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Florida governor orders National Guard recruiters to leave storefront locations

Gov. Rick Scott ordered Florida National Guard recruiters on Saturday to work from nearby armories.

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    Dianna Varnes stands by a table adorned with photographs of the Marines who died after a memorial service at River Park Saturday, July 18, 2015, in Chattanooga, Tenn. The U.S. Navy says a sailor who was shot in the attack on a military facility in Chattanooga has died, raising the death toll to five people. Muhammad Youssef Abdulazeez, of Hixson, Tenn., attacked two military facilities on Thursday, in a shooting rampage that killed four Marines and one U.S. Navy sailor.
    (AP Photo/Mark Zaleski)
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Gov. Rick Scott ordered Florida National Guard recruiters on Saturday to work from nearby armories after attacks in Tennessee that killed four Marines and one sailor.

In an executive order, the Republican governor said he wants recruiters to move from six storefront locations into armories until state officials can evaluate and make security improvements, including possibly installing bullet-proof glass or enhanced surveillance equipment.

Since the Tennessee shootings, security at recruiting centers has come under scrutiny. Military officials have said security at recruiting and reserve centers will be reviewed, but the Army's top officer, Gen. Ray Odierno, said it's too early to say whether the facilities should have security guards or other increased protection.

Scott's order also calls on National Guard officers to make sure all full-time members of the guard are armed. The governor said a weapon will be given to members of the guard who do not currently have them.

Defense Secretary Ash Carter late Friday asked the military services to determine if additional steps can be taken to ensure people are safe at military installations, and said he wants a report back by the end of next week.

The comments came as Navy officials confirmed a separate incident outside Atlanta, where a recruiter accidently shot himself in the leg with his personal .45-caliber pistol while discussing the Tennessee shootings with one of his recruits. Officials said he showed the sailor the unloaded gun, then reloaded it and inadvertently discharged it as he was putting it back in his holster.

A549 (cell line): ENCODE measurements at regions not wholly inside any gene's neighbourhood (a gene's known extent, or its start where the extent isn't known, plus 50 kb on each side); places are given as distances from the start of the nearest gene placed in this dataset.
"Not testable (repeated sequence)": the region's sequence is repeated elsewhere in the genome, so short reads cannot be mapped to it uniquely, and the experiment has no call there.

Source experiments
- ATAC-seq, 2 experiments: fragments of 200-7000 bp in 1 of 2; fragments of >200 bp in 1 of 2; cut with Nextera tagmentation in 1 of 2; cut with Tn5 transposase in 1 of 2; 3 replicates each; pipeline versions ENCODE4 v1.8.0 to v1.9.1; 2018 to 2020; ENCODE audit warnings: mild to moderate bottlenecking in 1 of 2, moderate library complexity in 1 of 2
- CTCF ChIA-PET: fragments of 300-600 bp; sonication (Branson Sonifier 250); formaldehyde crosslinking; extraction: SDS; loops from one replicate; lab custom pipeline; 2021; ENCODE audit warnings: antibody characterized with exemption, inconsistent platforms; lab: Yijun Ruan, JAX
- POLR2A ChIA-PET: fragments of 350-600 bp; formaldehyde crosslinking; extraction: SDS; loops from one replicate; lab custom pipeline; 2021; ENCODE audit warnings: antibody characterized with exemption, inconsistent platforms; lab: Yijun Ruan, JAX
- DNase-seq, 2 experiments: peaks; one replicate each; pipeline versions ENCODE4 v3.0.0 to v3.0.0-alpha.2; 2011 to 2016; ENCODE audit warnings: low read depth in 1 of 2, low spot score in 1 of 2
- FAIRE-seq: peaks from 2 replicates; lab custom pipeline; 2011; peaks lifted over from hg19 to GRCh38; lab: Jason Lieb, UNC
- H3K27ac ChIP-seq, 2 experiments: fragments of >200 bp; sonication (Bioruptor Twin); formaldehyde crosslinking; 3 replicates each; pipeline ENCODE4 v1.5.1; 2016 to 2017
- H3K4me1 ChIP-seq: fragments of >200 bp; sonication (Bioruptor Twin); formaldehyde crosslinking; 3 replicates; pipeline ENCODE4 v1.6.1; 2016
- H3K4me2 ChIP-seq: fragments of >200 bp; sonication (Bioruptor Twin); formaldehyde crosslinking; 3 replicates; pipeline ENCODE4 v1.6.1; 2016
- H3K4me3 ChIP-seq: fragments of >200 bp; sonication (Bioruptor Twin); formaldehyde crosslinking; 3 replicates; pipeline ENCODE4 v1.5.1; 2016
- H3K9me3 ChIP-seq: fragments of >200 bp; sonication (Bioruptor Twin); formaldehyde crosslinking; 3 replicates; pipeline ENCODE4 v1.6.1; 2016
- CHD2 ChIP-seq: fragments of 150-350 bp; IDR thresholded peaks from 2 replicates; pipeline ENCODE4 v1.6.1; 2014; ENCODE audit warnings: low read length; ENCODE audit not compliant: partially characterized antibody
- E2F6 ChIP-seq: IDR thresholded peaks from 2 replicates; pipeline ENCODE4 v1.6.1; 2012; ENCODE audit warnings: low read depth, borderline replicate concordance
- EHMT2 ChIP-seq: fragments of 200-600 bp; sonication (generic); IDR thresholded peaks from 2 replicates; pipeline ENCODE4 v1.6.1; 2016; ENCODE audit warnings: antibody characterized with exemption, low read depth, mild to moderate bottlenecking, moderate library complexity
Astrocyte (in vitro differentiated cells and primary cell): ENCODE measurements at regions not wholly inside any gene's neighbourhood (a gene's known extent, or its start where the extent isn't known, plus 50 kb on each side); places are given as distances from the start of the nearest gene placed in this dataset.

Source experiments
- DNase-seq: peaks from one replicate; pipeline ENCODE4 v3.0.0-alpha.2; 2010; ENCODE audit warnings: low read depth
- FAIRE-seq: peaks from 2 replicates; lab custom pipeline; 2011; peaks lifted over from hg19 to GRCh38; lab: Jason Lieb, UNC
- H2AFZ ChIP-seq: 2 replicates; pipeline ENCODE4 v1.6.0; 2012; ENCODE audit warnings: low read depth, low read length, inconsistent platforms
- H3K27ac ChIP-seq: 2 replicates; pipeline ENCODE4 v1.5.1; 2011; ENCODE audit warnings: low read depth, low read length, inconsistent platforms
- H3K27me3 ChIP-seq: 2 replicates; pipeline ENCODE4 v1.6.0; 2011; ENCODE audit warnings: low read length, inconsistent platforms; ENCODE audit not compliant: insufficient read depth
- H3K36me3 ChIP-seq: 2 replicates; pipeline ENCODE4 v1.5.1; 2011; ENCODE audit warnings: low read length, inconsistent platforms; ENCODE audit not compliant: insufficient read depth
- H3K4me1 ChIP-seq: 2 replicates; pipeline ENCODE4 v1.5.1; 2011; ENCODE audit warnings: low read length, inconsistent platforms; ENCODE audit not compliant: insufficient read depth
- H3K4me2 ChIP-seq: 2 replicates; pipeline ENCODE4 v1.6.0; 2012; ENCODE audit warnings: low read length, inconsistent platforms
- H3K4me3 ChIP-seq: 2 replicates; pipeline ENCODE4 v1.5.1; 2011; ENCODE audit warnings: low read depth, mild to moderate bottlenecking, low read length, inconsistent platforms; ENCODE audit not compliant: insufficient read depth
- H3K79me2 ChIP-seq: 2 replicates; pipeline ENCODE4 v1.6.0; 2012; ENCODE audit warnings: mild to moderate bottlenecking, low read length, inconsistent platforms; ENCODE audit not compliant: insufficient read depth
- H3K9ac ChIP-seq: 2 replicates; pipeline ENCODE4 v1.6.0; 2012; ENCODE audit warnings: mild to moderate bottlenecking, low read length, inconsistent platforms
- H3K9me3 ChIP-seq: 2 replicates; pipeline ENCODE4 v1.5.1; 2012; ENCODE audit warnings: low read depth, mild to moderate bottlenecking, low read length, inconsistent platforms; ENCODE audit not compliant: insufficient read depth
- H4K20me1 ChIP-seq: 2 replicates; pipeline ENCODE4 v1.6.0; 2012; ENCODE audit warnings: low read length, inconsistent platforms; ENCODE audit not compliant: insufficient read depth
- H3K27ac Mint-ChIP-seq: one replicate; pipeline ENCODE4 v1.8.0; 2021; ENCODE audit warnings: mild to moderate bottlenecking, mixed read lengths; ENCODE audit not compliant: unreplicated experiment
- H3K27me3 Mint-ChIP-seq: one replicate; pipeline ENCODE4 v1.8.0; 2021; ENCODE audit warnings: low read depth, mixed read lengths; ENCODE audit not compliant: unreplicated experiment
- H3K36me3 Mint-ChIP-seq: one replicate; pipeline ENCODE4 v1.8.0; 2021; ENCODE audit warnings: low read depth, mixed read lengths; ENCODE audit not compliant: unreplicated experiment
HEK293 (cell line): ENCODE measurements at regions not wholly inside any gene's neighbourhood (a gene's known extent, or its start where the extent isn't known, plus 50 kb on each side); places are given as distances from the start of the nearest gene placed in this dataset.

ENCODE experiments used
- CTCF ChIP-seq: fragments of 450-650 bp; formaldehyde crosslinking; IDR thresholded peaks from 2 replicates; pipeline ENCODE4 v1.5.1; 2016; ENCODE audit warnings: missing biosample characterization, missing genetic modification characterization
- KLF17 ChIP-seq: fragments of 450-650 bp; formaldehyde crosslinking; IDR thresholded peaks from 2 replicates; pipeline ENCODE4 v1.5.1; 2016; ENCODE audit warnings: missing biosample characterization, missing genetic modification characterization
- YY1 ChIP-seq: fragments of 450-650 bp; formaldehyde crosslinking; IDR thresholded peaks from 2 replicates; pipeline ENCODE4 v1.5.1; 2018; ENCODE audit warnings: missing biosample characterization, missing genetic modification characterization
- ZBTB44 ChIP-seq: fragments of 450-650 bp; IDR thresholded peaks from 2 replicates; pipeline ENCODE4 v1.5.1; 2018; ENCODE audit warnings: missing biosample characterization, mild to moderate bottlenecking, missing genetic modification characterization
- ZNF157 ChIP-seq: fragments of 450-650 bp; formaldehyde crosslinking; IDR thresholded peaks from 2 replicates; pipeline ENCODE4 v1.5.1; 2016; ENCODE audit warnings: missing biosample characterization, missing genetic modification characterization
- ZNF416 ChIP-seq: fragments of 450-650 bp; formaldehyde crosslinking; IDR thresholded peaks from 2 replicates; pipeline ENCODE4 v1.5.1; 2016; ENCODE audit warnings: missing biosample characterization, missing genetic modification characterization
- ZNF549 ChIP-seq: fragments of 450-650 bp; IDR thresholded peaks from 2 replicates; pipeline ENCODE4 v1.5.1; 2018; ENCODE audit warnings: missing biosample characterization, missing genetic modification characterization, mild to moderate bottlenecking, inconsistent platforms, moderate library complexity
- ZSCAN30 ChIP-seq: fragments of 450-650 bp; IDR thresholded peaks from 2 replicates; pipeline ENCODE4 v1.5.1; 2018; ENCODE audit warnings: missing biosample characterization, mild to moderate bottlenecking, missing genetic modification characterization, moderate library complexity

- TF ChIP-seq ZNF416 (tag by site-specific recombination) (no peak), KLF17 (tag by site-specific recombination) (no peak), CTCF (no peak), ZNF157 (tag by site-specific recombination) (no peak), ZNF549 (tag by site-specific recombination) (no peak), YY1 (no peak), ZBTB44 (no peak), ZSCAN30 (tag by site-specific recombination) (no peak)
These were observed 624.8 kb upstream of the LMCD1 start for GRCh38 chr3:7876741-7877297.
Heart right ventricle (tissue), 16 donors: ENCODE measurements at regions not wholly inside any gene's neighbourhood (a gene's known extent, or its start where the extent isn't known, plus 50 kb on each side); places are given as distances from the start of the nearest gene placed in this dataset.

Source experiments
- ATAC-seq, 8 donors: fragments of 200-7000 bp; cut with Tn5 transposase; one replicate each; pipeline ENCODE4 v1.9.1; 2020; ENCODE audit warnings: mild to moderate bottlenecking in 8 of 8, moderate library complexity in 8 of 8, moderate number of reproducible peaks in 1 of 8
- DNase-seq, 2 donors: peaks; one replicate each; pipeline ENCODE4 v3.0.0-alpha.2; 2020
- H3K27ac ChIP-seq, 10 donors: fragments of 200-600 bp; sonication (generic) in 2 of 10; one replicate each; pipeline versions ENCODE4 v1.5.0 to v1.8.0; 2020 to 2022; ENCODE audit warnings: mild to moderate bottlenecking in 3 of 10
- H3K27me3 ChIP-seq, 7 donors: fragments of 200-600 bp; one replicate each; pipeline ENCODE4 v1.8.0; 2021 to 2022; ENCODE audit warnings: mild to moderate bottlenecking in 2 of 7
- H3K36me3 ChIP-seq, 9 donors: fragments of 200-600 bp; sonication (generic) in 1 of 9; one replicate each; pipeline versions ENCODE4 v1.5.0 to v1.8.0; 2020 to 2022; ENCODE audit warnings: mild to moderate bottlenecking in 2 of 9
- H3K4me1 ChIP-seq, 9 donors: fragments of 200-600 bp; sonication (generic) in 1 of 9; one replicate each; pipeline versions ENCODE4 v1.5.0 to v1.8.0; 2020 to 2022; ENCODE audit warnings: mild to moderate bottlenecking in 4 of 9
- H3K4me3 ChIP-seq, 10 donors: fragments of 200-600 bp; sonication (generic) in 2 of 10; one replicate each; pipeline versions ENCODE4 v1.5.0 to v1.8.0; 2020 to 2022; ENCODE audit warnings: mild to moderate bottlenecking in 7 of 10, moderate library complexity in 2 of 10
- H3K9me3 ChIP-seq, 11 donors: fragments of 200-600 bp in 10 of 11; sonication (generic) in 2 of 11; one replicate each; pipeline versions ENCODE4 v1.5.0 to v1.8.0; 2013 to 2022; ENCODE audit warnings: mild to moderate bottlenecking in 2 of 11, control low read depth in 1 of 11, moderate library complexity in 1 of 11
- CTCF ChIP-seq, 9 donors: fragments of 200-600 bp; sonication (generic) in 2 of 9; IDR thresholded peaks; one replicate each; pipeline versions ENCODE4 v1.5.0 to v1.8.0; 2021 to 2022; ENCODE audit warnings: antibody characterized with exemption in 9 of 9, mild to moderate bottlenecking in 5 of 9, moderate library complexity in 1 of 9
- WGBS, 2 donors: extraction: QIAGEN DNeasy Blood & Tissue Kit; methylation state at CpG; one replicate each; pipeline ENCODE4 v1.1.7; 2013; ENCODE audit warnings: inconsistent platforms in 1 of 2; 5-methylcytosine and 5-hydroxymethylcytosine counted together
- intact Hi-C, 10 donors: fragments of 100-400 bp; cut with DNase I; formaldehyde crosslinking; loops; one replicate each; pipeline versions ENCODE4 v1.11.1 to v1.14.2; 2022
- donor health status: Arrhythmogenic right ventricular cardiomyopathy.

Tennessee Congressman Scott DesJarlais said he has drafted legislation entitled the "Enhancing Safety at Military Installations Act" that would repeal bans on military personnel carrying firearms on military recruitment facilities and bases.

"Our men and women in uniform are owed the right to protect themselves and others while in service of our country," he said earlier this week. "While it is uncertain as to whether this legislation would have made an impact in this particular situation, it is clear that our military personnel have become targets, not just abroad, but on American soil as well. Therefore they must be given the tools to defend themselves."

As The Christian Science Monitor reported, while it may be relatively easy to beef up security at other military facilities, recruitment stations are something of an outlier.

By definition, they need to be welcoming and open. The job of a recruiter is literally to be an entry point into the military – though for those interested in serving. Barbed wire, concrete barriers, and other physical manifestations of security would likely interfere with this mission.

“We can’t have barricaded centers. We can’t have places where we recruit young men and women that look like a fortress. We have to have a connection to the American people,” Brian Lepley, a spokesman for US Army Recruiting Command, told the Army Times.

Other officials pointed out that the centers had defensive plans in place, and they worked. The fatalities occurred at the fenced in Support and Reserve Center.

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